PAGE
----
• Fall in real wages when inflation outstrips nominal wage increases. When the wages and salaries of workers do not increase with the same level as the inflation in the economy, the purchasing power of the public will reduce. The demand falls since families have lower incomes. Consumers will not be able to afford the same goods and services that they used to which can cause an economic slowdown. Companies are unable to reduce costs, so they lay off even more employees. 
  • Fall in consumer/business confidence is aggravated even by the negative multiplier effect when spending is at an all-time low.
  • Appreciation in the exchange rate as exports is less competitive.
  • Fiscal austerity when the government cuts spending.
  • Trade war in which there is a global economic downturn.
  • Supply-side shock e.g. rise in oil prices causing inflation and lower spending power.
  • Black swan events, when there is an unpredictable occurrence, very difficult to predict. For instance, a Covid-19 flu pandemic that disrupts travel, supply chains and normal business. A pandemic affecting supply and demand alike.
  • The stock market where investors in a bear market would be taking money out of the stock market. This will drain capital from businesses and cause an economic slowdown. Stock market crashes are rather prejudicial to the economy. The sudden lack of trust in investing may trigger a subsequent bear market that drains capital from enterprises.
  • A housing crisis, falling in house prices have a major impact on consumer wealth and spending and as home values decline, the owners begin to lose equity. As homeowners lose equity, they cannot pay their mortgages on their homes or take out second mortgages which could result in foreclosure. They are then forced to cut spending as they can’t take out second mortgages any more. Ultimately, banks lose money on complex assets that were in decline based on underlying home prices.
  • Economic scandals and frauds are done to boost profitability. Banks, large corporations and even government institutions employ questionable practices and illegal activities. When they expose these schemes and scandals, the entire economy suffers. Bad business practices often cause recessions due to a result of land flips, questionable loans, and illegal activities.
  • Effects of war, as wars cause stress on the economy, we generally see an economic slowdown after a war. 
  • Deflation causes a general fall in product and service prices, the market value drops. The customers can wait until the costs are reduced more. Prices that decline over time have a greater impact than inflation on the economy. Demand falls and triggers a recession.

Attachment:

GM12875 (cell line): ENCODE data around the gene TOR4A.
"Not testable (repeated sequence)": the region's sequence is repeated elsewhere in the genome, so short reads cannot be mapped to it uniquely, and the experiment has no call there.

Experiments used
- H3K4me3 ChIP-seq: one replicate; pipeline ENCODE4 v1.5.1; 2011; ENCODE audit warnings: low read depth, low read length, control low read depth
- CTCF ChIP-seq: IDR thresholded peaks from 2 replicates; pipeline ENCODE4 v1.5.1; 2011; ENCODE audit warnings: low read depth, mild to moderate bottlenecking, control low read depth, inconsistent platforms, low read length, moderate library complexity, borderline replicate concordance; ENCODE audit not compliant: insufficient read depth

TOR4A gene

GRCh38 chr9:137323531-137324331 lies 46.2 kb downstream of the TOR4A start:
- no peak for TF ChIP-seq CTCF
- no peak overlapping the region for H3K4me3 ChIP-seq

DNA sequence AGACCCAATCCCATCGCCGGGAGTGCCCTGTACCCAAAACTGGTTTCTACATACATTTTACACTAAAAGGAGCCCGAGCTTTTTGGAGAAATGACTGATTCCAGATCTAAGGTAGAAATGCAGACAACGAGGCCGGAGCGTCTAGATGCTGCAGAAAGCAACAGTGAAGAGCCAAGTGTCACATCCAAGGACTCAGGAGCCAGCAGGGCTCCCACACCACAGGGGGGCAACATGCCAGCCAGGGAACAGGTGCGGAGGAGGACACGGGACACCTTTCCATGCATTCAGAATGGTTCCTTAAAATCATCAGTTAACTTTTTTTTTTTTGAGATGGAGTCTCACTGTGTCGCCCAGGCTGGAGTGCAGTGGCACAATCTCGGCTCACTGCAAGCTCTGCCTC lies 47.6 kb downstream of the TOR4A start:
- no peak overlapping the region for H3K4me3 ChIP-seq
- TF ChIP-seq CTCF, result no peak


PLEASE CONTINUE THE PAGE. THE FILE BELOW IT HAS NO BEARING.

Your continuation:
• Loss of confidence in investment and economy causes customers to stop purchasing and move to defensive mode. Fear sets in as a critical mass marches toward the exit symbol which results in slow retail sales. Companies are advertising fewer job ads and the economy is producing fewer workers. Manufacturers are cutting back in response to falling orders as the rate of unemployment is increasing.
  • Slow manufacturing orders as there is a decline in manufacturing orders.
  • Lawmakers can trigger a recession by removing important safeguards. Some may remove restrictions on loan-to-value ratios for banks.
  • Credit crunches occur when lenders are lenient in borrowing to businesses as they are scared of bankruptcy or defaults creating a massive credit crunch.

What could cause the next recession in South Africa?

  • Covid19 Pandemic which causes disruption to trade, manufacturing, travel and business confidence and a fall in house prices.
  • Very low-interest rates result in no room for a monetary boost.
  • Overextension of supply chains, overinvestment in marginal industry, razor-thin inventories and fundamental inequalities in company, expenditure, and consumer behaviour that may leave the economy with zero margins in resilience to protect against negative economic shocks. The lockdown in South Africa could shoot a blow to the economy, import and export investment disruptions have occurred and there could be possible downgrading from rating firm Moodys’. In addition to COVID-19, load shedding is a further consideration for South Africa as it affects the activity and investments of the country.